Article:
Tax Home Test: For the "tax home test" an individual's tax home is generally considered to be located at his or her regular place of business. If an individual has more than one place of business, then the tax home is the principal place of business. For persons without a regular or principal place of business, the tax home is their regular place of abode.
As explained by the IRS, if N, a U.S. citizen asserting bona fide residency in the USVI, has at least $75,000 of gross income, in addition to filing a Form 1040 with the BIR, he must also file a Form 1040 with the IRS taking the position that he does not have any gross income or taxable income for U.S. tax purposes. N must also file a Bona Fide Residence-Based Return Position statement. As a result of these filings by N the three-year statute of limitations on assessment for both the BIR and the IRS will expire on April 15, 2010 and in the absence of fraud or other activity that would extend the statute of limitations, neither the IRS nor the BIR can make any further assessment of income tax for the 2006 taxable year after April 15, 2010.
Effective Dates for New Filings Requirement
According to the Notice, the new filing requirement is applicable to tax years ending on or after December 31, 2006.
For years prior to 2006, non-covered persons (that is, persons with gross income of $75,000 or more) may choose to file U.S Form 1040 with the IRS as provided in this Notice. Although a Bona Fide Residence-Based Position statement does not need to be filed for a taxable year ending before December 31, 2006, the non-covered person must note on the first page of U.S. Form 1040 the applicable taxable year and that U.S. Form 1040 is being filed in accordance with Notice 2007-19. However, the Notice states that the statute of limitations will only start to run from the date the additional return is filed with the IRS. As explained by the IRS, assume on March 16, 2007, J, a U.S. citizen and calendar year taxpayer with at least $75,000 of gross income for taxable year 2003 files Form 1040 with the IRS, taking the position that for taxable year 2003 she did not have any gross or taxable income for U.S. income tax purposes and clearly marks the Form 1040 as applying to her taxable year 2003 and as being filed in accordance with Notice 2007-19. Under these circumstances, the three-year period of limitation for the taxable year 2003 will expire on March 16, 2010 and the IRS will make no further assessment after that date except as otherwise authorized under law.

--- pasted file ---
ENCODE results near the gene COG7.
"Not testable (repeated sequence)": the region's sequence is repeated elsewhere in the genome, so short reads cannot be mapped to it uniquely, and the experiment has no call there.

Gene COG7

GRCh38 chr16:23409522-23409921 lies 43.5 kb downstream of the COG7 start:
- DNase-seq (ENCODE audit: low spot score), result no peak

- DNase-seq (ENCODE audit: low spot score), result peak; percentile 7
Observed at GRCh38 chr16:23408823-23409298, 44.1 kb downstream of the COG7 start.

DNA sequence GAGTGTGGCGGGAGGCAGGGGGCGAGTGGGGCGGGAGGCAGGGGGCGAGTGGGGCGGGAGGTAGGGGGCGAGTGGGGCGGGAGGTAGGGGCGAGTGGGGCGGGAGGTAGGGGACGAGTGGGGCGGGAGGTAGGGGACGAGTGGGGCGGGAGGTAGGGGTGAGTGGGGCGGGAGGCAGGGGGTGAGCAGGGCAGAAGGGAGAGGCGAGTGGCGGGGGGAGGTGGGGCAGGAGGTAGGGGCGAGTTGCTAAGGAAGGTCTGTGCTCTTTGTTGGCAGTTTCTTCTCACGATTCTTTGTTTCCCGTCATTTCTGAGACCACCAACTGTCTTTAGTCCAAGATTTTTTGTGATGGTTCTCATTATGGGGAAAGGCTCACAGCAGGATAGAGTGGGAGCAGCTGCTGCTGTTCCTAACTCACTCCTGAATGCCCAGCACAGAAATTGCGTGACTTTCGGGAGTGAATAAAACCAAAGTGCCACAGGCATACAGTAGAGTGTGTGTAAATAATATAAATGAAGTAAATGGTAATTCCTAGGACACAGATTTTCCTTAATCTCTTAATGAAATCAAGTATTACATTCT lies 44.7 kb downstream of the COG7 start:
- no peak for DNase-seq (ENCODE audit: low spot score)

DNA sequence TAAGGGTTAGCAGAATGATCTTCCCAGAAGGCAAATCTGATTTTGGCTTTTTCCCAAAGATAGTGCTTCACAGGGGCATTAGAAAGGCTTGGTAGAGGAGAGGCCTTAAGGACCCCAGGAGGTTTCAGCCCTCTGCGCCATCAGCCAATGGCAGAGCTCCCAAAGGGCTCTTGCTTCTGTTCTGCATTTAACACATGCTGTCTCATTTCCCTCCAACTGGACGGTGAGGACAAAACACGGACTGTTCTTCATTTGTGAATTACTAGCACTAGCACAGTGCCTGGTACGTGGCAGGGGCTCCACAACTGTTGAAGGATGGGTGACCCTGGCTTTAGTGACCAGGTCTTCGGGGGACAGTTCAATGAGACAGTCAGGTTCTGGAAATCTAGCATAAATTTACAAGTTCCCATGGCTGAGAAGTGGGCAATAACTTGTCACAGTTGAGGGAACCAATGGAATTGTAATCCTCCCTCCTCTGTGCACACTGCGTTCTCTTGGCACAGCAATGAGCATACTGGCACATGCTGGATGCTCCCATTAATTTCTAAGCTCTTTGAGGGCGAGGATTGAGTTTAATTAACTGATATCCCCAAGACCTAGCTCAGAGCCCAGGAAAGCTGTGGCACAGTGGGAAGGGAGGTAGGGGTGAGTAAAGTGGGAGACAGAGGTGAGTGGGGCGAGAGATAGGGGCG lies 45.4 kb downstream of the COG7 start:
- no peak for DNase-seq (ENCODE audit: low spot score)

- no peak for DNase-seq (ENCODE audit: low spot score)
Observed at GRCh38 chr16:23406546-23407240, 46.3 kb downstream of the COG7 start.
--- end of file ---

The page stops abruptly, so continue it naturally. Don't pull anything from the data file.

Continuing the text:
Covered persons may also apply this Notice to years prior to 2006 by providing documentation upon examination that establishes to the satisfaction of the IRS Commissioner that the taxpayer is a covered person. Once that is done, the statute of limitations will be deemed to have begun on the date of the filing with the BIR. In effect, this means that if the IRS determines during an examination that a person had less than $75,000 in gross income for a given year, then the person will be determined to have a three-year statute of limitations for that year.
The Notice does not discuss the effect on the statute of limitations of the receipt of the actual return by the IRS for a given year prior to the issuance of the Notice either by way of duplicate or protective filing or as may have actually been provided to the IRS by the BIR.
A non-covered person's failure to file the Form 1040 and the Bona Fide Residence-Based Position statement with the IRS for tax years commencing with 2006 may result in the imposition of a $1,000 penalty for failure to file by the IRS.
The Notice is noticeably silent on a number of points regarding non-covered persons. For example, it does not state whether dependents of non-covered persons who file separate returns must also complete the requirements for non-covered persons or can simply file their returns with the BIR assuming gross income of each dependent of less than $75,000.
Further, it does not address the fact that many bona fide residents of the USVI have not retained records for 20 plus years and thus are at an extreme disadvantage in the event of an IRS audit for years beyond the three-year statute of limitations. The IRS is essentially taking the position now that no statute of limitations on assessment has ever been in effect for any year in which a bona fide resident of the USVI did not file a return with the IRS. This is so notwithstanding the fact that the statute of limitations on taxpayer refunds expired prior to any notice that the IRS had changed its position on its ability to assess tax. Upon audit a USVI resident would be required to substantiate all aspects of his or her return regardless of the normal discarding of records, the death or retirement of return preparers, or the destruction of records by hurricane or other natural disasters.
The Notice does not clearly indicate what is meant by "gross income reported in such return." Is it the same as total income as reported on line 22 of Form 1040? If not, do taxpayers have to add back tax-exempt interest? If a taxpayer is a partner in a partnership, is the taxpayer required to report his or her gross income from the partnership?